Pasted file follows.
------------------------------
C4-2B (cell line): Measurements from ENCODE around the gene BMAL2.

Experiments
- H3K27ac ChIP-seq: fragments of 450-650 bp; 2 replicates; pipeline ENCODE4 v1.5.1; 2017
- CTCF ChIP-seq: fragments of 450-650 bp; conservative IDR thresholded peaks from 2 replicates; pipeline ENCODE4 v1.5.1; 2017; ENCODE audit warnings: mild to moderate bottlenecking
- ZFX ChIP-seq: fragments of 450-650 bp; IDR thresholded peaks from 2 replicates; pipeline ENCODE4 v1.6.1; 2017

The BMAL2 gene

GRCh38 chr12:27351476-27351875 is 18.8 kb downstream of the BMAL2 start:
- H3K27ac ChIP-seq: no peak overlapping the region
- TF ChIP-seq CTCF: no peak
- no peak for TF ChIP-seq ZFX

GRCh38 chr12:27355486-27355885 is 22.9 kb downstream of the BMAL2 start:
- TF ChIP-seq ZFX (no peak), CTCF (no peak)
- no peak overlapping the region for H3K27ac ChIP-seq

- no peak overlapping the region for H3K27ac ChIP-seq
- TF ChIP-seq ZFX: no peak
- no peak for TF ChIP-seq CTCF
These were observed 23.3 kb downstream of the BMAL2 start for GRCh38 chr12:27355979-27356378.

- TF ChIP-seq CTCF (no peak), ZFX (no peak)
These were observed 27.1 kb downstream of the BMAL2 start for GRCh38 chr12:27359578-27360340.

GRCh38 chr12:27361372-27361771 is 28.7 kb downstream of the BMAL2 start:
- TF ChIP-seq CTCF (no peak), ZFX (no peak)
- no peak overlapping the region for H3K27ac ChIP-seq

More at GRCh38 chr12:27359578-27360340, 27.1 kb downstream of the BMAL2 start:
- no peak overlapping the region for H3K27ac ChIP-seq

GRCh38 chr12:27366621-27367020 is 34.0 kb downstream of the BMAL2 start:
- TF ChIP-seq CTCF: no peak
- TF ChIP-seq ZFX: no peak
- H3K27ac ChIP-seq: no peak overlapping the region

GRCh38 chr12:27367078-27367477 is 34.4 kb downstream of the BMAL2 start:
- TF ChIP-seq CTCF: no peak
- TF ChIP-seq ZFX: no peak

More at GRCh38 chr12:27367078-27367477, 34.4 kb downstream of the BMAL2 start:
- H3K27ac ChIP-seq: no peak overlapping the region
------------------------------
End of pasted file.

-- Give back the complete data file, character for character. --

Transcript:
C4-2B (cell line): Measurements from ENCODE around the gene BMAL2.

Experiments
- H3K27ac ChIP-seq: fragments of 450-650 bp; 2 replicates; pipeline ENCODE4 v1.5.1; 2017
- CTCF ChIP-seq: fragments of 450-650 bp; conservative IDR thresholded peaks from 2 replicates; pipeline ENCODE4 v1.5.1; 2017; ENCODE audit warnings: mild to moderate bottlenecking
- ZFX ChIP-seq: fragments of 450-650 bp; IDR thresholded peaks from 2 replicates; pipeline ENCODE4 v1.6.1; 2017

The BMAL2 gene

GRCh38 chr12:27351476-27351875 is 18.8 kb downstream of the BMAL2 start:
- H3K27ac ChIP-seq: no peak overlapping the region
- TF ChIP-seq CTCF: no peak
- no peak for TF ChIP-seq ZFX

GRCh38 chr12:27355486-27355885 is 22.9 kb downstream of the BMAL2 start:
- TF ChIP-seq ZFX (no peak), CTCF (no peak)
- no peak overlapping the region for H3K27ac ChIP-seq

- no peak overlapping the region for H3K27ac ChIP-seq
- TF ChIP-seq ZFX: no peak
- no peak for TF ChIP-seq CTCF
These were observed 23.3 kb downstream of the BMAL2 start for GRCh38 chr12:27355979-27356378.

- TF ChIP-seq CTCF (no peak), ZFX (no peak)
These were observed 27.1 kb downstream of the BMAL2 start for GRCh38 chr12:27359578-27360340.

GRCh38 chr12:27361372-27361771 is 28.7 kb downstream of the BMAL2 start:
- TF ChIP-seq CTCF (no peak), ZFX (no peak)
- no peak overlapping the region for H3K27ac ChIP-seq

More at GRCh38 chr12:27359578-27360340, 27.1 kb downstream of the BMAL2 start:
- no peak overlapping the region for H3K27ac ChIP-seq

GRCh38 chr12:27366621-27367020 is 34.0 kb downstream of the BMAL2 start:
- TF ChIP-seq CTCF: no peak
- TF ChIP-seq ZFX: no peak
- H3K27ac ChIP-seq: no peak overlapping the region

GRCh38 chr12:27367078-27367477 is 34.4 kb downstream of the BMAL2 start:
- TF ChIP-seq CTCF: no peak
- TF ChIP-seq ZFX: no peak

More at GRCh38 chr12:27367078-27367477, 34.4 kb downstream of the BMAL2 start:
- H3K27ac ChIP-seq: no peak overlapping the region